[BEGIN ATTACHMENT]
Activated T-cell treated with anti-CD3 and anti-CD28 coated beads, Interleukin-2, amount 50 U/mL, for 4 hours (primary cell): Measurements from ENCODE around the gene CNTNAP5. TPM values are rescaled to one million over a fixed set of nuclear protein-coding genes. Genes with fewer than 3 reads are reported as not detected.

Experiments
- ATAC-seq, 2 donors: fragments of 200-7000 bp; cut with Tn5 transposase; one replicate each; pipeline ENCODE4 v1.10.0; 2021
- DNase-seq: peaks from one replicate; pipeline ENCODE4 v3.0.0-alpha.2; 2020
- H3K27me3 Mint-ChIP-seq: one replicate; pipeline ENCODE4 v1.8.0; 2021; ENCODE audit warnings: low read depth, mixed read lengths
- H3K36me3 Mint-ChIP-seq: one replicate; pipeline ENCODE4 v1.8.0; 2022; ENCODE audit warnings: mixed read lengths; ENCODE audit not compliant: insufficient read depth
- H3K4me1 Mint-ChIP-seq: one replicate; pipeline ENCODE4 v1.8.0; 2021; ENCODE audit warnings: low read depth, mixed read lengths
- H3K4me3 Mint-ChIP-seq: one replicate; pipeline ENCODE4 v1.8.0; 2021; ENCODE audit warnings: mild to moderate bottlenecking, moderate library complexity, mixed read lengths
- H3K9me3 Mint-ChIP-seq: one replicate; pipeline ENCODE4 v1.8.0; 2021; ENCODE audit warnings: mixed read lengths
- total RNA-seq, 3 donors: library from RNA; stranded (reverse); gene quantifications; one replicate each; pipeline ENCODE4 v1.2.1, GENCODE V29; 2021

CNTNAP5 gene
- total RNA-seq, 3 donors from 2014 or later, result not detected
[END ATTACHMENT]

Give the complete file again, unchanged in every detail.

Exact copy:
Activated T-cell treated with anti-CD3 and anti-CD28 coated beads, Interleukin-2, amount 50 U/mL, for 4 hours (primary cell): Measurements from ENCODE around the gene CNTNAP5. TPM values are rescaled to one million over a fixed set of nuclear protein-coding genes. Genes with fewer than 3 reads are reported as not detected.

Experiments
- ATAC-seq, 2 donors: fragments of 200-7000 bp; cut with Tn5 transposase; one replicate each; pipeline ENCODE4 v1.10.0; 2021
- DNase-seq: peaks from one replicate; pipeline ENCODE4 v3.0.0-alpha.2; 2020
- H3K27me3 Mint-ChIP-seq: one replicate; pipeline ENCODE4 v1.8.0; 2021; ENCODE audit warnings: low read depth, mixed read lengths
- H3K36me3 Mint-ChIP-seq: one replicate; pipeline ENCODE4 v1.8.0; 2022; ENCODE audit warnings: mixed read lengths; ENCODE audit not compliant: insufficient read depth
- H3K4me1 Mint-ChIP-seq: one replicate; pipeline ENCODE4 v1.8.0; 2021; ENCODE audit warnings: low read depth, mixed read lengths
- H3K4me3 Mint-ChIP-seq: one replicate; pipeline ENCODE4 v1.8.0; 2021; ENCODE audit warnings: mild to moderate bottlenecking, moderate library complexity, mixed read lengths
- H3K9me3 Mint-ChIP-seq: one replicate; pipeline ENCODE4 v1.8.0; 2021; ENCODE audit warnings: mixed read lengths
- total RNA-seq, 3 donors: library from RNA; stranded (reverse); gene quantifications; one replicate each; pipeline ENCODE4 v1.2.1, GENCODE V29; 2021

CNTNAP5 gene
- total RNA-seq, 3 donors from 2014 or later, result not detected